Check out some great work from Ralph Gilles.
Interviewed while Ralph was Senior Vice-President of Product Design and President and CEO of SRT Brand and Motorsports at Chrysler in Auburn Hills, Michigan.
I’m sure when it comes to portfolios, you’ve seen it all. What gets your attention these days? What brings in an industrial designer for an interview?
A nice range of very, very forward-thinking ideas. I’m excited when people take risks with design. At the same time, I like a few bookends. I like to see that the person can do more immediate stuff because sometimes we have immediate projects. We can see if the person can latch onto those. I’d like to see a couple of different themes. What I mean by that is when someone does a very loose sketch and they’re able to translate that into a design, without losing the essence of the sketch, you can see the theme survives the process of maturity and evolution. I also like designers that include their inspiration. What’s their philosophy? Some kind of a philosophical base in their work is very important to me.
Is there an example of a recent portfolio that you’ve seen that blew you away? Have you seen a portfolio recently and thought, “Wow this is awesome”?
Generally, I think the quality of portfolios has come up dramatically. I think a lot of it has to do with the computing power available to students nowadays. Some of them have personal computers that are more powerful than our professional stuff was five years ago. It has definitely opened up the quality of work, the rendering quality, even the presentation, so I’m a little bit distracted by the vis com [visual communications]. Some of these kids are publishing books or quarter-of-an-inch thick magazines of their work. How did you afford that? The tools that they have make the work appear of higher quality, so it’s actually harder for me now because I have to look through all of that and see the pure designer.
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What do you expect to learn from a designer during an interview?
In all cases, and this is personally my point of view not a general design-head point of view, my first impression is always the ego. Does this person come in with some kind of outside ego or not? That’s the thing we hate the most at Chrysler. We’re very much about sharing. We all share. We are willing to adapt and learn from each other, so the ego is the first thing I deal with. If they say “I” a lot in their interview, or talk all about them becoming the world’s best designer in five years, and not about contributing to the company, they’re out. The humility is very important to me and the willingness to be a team player.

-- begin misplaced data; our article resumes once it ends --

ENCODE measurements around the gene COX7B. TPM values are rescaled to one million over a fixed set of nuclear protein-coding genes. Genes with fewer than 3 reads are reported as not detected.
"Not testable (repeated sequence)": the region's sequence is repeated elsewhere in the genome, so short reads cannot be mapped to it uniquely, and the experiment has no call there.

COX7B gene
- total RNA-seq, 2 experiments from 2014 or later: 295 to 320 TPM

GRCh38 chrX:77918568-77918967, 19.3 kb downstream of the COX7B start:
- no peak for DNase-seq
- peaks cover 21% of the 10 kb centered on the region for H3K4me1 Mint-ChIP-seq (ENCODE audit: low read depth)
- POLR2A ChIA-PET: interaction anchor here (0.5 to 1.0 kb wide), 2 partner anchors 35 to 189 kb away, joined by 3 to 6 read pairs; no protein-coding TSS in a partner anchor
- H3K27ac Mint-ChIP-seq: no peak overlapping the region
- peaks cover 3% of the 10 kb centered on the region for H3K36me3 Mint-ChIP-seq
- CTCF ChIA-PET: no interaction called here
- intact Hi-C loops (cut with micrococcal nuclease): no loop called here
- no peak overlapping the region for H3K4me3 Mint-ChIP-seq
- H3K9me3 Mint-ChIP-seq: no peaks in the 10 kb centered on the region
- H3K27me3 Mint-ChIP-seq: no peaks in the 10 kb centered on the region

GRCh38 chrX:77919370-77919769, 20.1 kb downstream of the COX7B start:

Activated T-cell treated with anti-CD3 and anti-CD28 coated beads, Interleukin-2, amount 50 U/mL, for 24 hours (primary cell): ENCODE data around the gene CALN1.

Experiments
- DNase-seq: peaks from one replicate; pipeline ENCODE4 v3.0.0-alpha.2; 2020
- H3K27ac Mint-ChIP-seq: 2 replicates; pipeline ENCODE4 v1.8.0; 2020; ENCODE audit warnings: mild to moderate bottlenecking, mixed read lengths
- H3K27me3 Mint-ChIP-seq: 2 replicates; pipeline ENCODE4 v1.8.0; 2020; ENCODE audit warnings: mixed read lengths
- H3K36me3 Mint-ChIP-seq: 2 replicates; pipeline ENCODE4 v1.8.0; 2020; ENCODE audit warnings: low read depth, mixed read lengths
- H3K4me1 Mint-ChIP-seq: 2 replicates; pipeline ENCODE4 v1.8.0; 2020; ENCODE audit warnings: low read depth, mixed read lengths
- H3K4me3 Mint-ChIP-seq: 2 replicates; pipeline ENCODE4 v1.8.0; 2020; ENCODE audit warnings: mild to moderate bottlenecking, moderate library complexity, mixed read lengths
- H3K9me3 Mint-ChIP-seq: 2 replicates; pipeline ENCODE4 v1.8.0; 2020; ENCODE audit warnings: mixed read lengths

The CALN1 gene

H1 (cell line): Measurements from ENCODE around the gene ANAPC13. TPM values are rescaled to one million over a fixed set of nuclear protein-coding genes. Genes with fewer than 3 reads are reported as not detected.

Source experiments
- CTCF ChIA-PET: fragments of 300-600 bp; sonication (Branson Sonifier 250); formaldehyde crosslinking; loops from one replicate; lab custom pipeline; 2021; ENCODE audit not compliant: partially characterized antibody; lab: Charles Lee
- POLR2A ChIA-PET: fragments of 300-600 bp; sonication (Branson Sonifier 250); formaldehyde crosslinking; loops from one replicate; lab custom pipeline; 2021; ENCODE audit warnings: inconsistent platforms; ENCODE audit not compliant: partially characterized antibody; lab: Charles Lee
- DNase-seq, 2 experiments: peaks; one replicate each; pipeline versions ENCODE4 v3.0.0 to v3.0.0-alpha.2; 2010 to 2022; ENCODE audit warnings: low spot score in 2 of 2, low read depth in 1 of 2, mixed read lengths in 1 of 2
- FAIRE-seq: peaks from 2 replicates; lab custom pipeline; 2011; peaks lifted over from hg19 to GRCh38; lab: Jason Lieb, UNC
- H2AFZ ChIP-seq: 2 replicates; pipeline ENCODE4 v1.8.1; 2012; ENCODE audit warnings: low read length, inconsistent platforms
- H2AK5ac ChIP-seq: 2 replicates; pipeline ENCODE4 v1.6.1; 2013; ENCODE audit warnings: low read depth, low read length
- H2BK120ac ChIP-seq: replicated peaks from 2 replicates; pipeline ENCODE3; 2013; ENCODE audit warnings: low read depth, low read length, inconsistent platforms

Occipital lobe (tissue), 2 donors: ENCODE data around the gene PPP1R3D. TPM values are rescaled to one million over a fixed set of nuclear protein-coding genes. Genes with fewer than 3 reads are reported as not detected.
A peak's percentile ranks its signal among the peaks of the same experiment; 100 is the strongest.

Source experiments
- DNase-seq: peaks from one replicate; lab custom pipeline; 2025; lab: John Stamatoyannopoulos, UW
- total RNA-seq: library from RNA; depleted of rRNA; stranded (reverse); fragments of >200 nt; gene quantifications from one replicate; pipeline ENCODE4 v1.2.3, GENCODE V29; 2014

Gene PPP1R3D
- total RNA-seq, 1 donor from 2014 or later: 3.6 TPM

What characteristics or qualities would you say make a successful designer?
I think the ability to spin a design in your head. The ability to draw a singular theme in all views—the command of form. You can tell if someone sketches the same idea, but it’s really different in every view, it means they’re not quite able to design it in their minds. That’s something I notice right away. That technical skill where you’re almost able to create a mental 3D property, where you’re basically illustrating it in various views…that’s a very powerful skill.
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You’re one of the rare industrial designers with an MBA. I’m wondering if you can share some insights from that experience. How have the skills from that helped you as a designer? Did it add to your success, and would you recommend it?
Absolutely. I don’t think it’s necessary in the first stage, for sure. It’s not going to make a difference whether you get hired or not—especially at the beginning. But once you’re inside a company I highly recommend it. The automotive business is a very complicated business. I think the MBA really helped me to integrate myself with the rest of the community because finance people, most of the engineering people, and all of the marketing people have an MBA. You’re swimming in a pretty elite field, so it’s really important and nowadays it’s almost a requirement in business if you want to go further. So I highly, highly recommend it.
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Knowing what you know now, what advice would you give to your younger self?
Get mentorship. I think it’s important to really seek out information. We tend to work a little bit too quick, too fast, and regurgitate things. You have to reset yourself every couple of years and see outside of your profession for inspiration, or encourage your people to do that. Be as fresh as possible. Be hyper-aware of the design world, not just automotive, but anything going on in design. There’s inspiration in every corner of life.
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